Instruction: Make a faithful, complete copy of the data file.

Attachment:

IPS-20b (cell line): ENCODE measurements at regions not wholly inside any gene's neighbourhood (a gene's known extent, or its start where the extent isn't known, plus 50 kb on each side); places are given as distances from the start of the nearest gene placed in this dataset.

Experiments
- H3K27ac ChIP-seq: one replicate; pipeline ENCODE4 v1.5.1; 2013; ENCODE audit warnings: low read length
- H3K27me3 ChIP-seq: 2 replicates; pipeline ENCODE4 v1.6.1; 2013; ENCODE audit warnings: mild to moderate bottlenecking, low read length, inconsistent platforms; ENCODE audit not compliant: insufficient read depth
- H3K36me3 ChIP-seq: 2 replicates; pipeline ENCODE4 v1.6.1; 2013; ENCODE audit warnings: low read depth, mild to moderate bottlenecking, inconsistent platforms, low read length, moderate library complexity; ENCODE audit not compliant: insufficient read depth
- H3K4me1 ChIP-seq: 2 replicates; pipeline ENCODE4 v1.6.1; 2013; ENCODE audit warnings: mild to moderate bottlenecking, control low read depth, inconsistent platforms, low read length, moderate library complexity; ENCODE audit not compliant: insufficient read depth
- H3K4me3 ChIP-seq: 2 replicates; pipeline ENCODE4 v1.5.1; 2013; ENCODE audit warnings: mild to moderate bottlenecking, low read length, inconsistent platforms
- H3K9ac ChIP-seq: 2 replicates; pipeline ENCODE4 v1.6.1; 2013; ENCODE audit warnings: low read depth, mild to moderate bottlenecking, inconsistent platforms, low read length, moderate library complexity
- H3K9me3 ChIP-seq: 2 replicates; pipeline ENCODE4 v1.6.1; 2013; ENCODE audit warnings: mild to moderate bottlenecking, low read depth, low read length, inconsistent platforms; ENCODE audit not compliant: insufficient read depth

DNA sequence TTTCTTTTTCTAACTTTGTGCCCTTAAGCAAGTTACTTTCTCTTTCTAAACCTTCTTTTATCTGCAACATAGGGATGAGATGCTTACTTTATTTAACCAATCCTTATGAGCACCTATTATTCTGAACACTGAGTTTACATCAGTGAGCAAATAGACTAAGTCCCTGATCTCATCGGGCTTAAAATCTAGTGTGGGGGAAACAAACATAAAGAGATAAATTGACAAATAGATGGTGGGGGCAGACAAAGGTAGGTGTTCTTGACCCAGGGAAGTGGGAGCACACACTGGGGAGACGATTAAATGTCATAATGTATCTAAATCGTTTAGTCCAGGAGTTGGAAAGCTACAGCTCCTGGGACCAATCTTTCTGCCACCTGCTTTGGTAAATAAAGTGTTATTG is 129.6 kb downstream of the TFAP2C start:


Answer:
IPS-20b (cell line): ENCODE measurements at regions not wholly inside any gene's neighbourhood (a gene's known extent, or its start where the extent isn't known, plus 50 kb on each side); places are given as distances from the start of the nearest gene placed in this dataset.

Experiments
- H3K27ac ChIP-seq: one replicate; pipeline ENCODE4 v1.5.1; 2013; ENCODE audit warnings: low read length
- H3K27me3 ChIP-seq: 2 replicates; pipeline ENCODE4 v1.6.1; 2013; ENCODE audit warnings: mild to moderate bottlenecking, low read length, inconsistent platforms; ENCODE audit not compliant: insufficient read depth
- H3K36me3 ChIP-seq: 2 replicates; pipeline ENCODE4 v1.6.1; 2013; ENCODE audit warnings: low read depth, mild to moderate bottlenecking, inconsistent platforms, low read length, moderate library complexity; ENCODE audit not compliant: insufficient read depth
- H3K4me1 ChIP-seq: 2 replicates; pipeline ENCODE4 v1.6.1; 2013; ENCODE audit warnings: mild to moderate bottlenecking, control low read depth, inconsistent platforms, low read length, moderate library complexity; ENCODE audit not compliant: insufficient read depth
- H3K4me3 ChIP-seq: 2 replicates; pipeline ENCODE4 v1.5.1; 2013; ENCODE audit warnings: mild to moderate bottlenecking, low read length, inconsistent platforms
- H3K9ac ChIP-seq: 2 replicates; pipeline ENCODE4 v1.6.1; 2013; ENCODE audit warnings: low read depth, mild to moderate bottlenecking, inconsistent platforms, low read length, moderate library complexity
- H3K9me3 ChIP-seq: 2 replicates; pipeline ENCODE4 v1.6.1; 2013; ENCODE audit warnings: mild to moderate bottlenecking, low read depth, low read length, inconsistent platforms; ENCODE audit not compliant: insufficient read depth

DNA sequence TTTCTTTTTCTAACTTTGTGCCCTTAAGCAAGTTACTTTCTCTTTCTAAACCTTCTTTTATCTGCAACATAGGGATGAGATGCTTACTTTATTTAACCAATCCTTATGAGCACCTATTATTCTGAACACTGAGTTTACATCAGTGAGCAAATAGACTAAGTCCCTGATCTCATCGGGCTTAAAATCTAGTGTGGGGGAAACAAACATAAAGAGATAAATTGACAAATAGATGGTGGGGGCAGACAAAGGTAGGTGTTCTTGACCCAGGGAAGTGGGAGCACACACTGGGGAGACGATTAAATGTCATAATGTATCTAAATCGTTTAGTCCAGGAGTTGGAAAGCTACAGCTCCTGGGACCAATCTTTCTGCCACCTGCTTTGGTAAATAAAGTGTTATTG is 129.6 kb downstream of the TFAP2C start: